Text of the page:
A Hot Mess: The Heat Wave of ’36

In the summer of 1936, temperatures across the U.S. and Southern Canada reached record highs. Learn about this record-breaking heatwave that struck during the Great Depression.

In the summer of 1936, temperatures across the United States and Southern Canada reached record highs, many of which have not been broken to this day. Crops died from the heatwave, and so did many people — 5,000 of them, in fact, in a time before air conditioning was widespread.

What’s more, the heatwave struck at a difficult time in history, right in the middle of the Great Depression, and at the tail end of the historic Dust Bowl era, when drought and poor farming practices combined to turn the once rich farming land of the American prairies into a barren wasteland.

Temperatures in the Triple Digits

The heatwave began at the end of June 1936, as temperatures across North America soared into the triple digits, and the skies dried up, baking the ground below it. Many cities set heat records in excess of 110° F, while communities in North Dakota, South Dakota, Kansas, and Arkansas all topped 120° F! Even at night, lows dipped only into the nineties in many areas.

As usually happens in a drought year, the dry soil worsened the heat conditions, creating a heat feedback loop that stabilized the heat wave. Soil temperatures reportedly reached temperatures in excess of 200° F in some area, curtailing the ability for new life to grow. Farmers experienced the worst growing season on record, causing the price of staple foods, such as corn and wheat, to skyrocket.

Punishing Heat

Heat exhaustion and heat stroke were common during this time, and people did what they could to cool off. Numerous photographs exist of people packed like sardines at Coney Island, as the temperature in New York City reached 106° F, while residents of several Midwestern cities slept outside—on their lawns, in public parks or, in one notable instance, on the lawn of the state capital—to get relief from the punishing heat.

North America finally cooled down in September of that year, as temperatures and precipitation returned to normal, but the cruel summer of 1936 was one that no one forgot for many years after.

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Jaime McLeod

Jaime McLeod is a longtime journalist who has written for a wide variety of newspapers, magazines, and websites, including MTV.com. She enjoys the outdoors, growing and eating organic food, and is interested in all aspects of natural wellness.


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Larry Sturm

My grandmother was pregnant with my father during that summer. And i remember my grandfather telling me that they pulled the hay wagon up by the house and my uncles would asleep the ground under the wagon, and my grandparents slept on the wagon.


I pray for 110° F in the summers. It tops 120° F here all the time even hitting 131 three times since I moved here 16 years ago. We start with triple digit numbers by the end of May and stays until September. I really wish I knew how hot it gets here in AZ before I moved. I would have gone up a little past Kingman where in the summers are in the 80’s.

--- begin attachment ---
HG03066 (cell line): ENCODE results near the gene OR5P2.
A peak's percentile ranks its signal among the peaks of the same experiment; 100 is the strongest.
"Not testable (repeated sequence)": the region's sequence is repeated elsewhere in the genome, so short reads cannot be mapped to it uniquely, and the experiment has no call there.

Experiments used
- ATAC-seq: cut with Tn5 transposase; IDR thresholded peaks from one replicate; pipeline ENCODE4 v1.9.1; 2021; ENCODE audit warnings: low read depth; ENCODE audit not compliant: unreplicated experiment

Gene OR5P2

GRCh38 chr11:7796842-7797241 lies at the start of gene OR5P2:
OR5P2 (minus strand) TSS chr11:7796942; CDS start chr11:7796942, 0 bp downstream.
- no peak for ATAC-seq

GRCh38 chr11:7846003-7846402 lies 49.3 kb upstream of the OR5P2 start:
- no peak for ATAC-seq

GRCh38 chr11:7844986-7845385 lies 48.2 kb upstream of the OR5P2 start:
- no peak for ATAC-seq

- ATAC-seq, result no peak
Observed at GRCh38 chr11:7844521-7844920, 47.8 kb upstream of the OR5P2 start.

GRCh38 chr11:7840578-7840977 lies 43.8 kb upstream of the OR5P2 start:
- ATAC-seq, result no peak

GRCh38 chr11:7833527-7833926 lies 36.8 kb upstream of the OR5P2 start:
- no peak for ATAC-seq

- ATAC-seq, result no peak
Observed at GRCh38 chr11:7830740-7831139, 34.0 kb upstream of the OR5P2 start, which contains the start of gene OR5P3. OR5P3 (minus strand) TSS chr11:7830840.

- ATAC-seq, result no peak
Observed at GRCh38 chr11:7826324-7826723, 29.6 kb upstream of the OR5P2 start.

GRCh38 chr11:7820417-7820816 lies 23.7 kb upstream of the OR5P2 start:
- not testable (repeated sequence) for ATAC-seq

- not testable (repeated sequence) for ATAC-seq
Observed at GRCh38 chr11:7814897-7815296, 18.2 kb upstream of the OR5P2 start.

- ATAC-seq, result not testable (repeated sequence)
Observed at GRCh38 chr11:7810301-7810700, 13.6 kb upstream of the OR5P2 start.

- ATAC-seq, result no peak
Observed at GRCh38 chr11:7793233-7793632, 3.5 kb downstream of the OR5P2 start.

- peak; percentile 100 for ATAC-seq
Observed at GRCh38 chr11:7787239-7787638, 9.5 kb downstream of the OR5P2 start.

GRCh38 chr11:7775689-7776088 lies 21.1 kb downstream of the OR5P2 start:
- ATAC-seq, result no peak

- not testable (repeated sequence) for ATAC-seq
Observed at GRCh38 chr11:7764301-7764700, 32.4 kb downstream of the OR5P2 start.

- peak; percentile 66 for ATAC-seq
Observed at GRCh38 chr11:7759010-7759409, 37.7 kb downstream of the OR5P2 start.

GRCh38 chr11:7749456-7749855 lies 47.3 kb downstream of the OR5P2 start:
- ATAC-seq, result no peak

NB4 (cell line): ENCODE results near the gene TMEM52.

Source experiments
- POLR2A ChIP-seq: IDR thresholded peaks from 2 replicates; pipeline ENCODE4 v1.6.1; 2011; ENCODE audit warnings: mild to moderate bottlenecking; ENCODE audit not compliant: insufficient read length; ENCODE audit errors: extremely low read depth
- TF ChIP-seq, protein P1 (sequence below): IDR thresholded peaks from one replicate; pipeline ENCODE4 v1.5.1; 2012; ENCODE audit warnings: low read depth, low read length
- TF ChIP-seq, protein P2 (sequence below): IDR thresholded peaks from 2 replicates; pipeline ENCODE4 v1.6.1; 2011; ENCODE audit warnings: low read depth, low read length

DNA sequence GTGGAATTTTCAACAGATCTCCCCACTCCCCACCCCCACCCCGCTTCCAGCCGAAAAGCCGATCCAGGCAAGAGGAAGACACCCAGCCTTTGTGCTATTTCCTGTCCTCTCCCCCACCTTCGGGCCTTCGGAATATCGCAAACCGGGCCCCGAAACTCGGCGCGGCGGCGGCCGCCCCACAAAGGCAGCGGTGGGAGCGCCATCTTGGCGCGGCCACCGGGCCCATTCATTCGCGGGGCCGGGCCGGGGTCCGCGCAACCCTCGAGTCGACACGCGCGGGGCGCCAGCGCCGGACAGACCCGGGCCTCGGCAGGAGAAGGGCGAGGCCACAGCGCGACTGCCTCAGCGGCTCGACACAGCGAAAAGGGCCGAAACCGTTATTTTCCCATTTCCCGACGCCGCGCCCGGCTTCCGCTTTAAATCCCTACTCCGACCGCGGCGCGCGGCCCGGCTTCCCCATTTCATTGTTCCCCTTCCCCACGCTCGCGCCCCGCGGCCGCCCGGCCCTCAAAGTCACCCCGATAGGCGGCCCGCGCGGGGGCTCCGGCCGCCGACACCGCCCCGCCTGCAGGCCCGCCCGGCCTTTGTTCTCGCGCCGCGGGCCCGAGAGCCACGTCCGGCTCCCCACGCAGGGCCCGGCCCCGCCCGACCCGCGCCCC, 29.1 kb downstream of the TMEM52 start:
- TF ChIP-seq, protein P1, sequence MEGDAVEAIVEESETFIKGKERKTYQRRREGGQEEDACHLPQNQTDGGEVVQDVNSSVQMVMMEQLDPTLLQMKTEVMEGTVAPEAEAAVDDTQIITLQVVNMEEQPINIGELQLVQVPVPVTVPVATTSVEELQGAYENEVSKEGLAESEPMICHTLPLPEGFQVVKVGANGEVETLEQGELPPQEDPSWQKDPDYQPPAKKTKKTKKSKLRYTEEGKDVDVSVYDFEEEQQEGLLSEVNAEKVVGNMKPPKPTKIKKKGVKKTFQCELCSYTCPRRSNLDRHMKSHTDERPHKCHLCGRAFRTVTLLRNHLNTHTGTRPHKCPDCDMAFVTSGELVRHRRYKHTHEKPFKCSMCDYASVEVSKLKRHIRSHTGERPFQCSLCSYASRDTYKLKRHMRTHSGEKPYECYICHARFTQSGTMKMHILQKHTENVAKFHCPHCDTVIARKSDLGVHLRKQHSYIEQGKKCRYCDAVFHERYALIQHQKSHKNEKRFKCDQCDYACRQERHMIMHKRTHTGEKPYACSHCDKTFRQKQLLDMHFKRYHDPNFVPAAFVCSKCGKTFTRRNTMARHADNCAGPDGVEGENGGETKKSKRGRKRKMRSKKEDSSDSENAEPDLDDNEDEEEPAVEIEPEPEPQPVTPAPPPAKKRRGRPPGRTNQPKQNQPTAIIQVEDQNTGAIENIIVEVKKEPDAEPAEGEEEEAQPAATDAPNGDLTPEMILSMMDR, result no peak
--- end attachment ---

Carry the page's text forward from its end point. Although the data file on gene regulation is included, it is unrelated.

Although Kim is correct 1980 reached over one hundred in MN.


We built in Nov 1986, thisI believe was the beginning of the drought. Had it been a normal winter, trucks ie: cement, lumber, etc would have never made it back up the driveway(125ft) that saved us but, the 1000 of seedling we planted the following year and many years to follow was try until maybe believe by 1992 the worst was over. This winter was the coldest I had ever had to go out in to work. It was brutally cold then snow, then repeat, repeat. Just a shift now with El Nino, we’ll see how that works out for us!

n u

1936 was before my time but I remember my mother talking about it. She lived in a NYC tenement at the time. People slept out on the fire escapes at night to have some comfort. NYC’s alltime high temp of 106° was reached on 07/09/1936. And it was probably hotter because in those days the official weather station was located at the old Battery Maritime building near the water. Unofficial temp of 112° near Times Square was probably the real high temp.


Summer 2012 is pretty cruel if you ask me! Over 60% of the nation is in drought conditions. The largest in more than 50 years. The plains, midwest, and east coast is suffering through very high heat and sufficating humidity. Its amazing how all of these cities broke ALL TIME records. We got up to 110 degrees in early July. Its never been that hot!! Im 54 years old, but i have heard about 1936 from my mother. I even asked her about the dust bowl summers and she said they were just horrible. Night time lows were only in the 90s! So there was no escaping the heat but everybody is saying that this summer is one for the record books


I moved to USA from Croatia few years ago and I was shocked to see people in the richest country in the world to live in the worst built houses in the world. In Croatia to this day people don’t have AC but ALL the houses are built out of concrete, brick, large stone blocks and they are wonderfully cool inside when it is 45C or 115F outside. What is with Americans and their paper/plywood houses ?! Why people here don’t build houses as God and common sense demands ?


It’s summer and just like some winters are colder than others, some summers can be hotter. 1936 was before my time but I remember many hot summers when I was a kid. And it just shows that all this ‘man-made global warming’ stuff is a bunch of hooey.


Interesting comments. I grew up in Dallas in the 50s, 60s. My dad had an AC in his bedroom in the late 60s. We used to sit out in the evenings and make hand cranked icecream on Fridays. Or we would go to the drive in theaters. Homes built back in the day usually had porches or verandas. Many were screened in and folks could sleep there. These are the fondest memories of my youth. It was over 100 every day and we were still happy.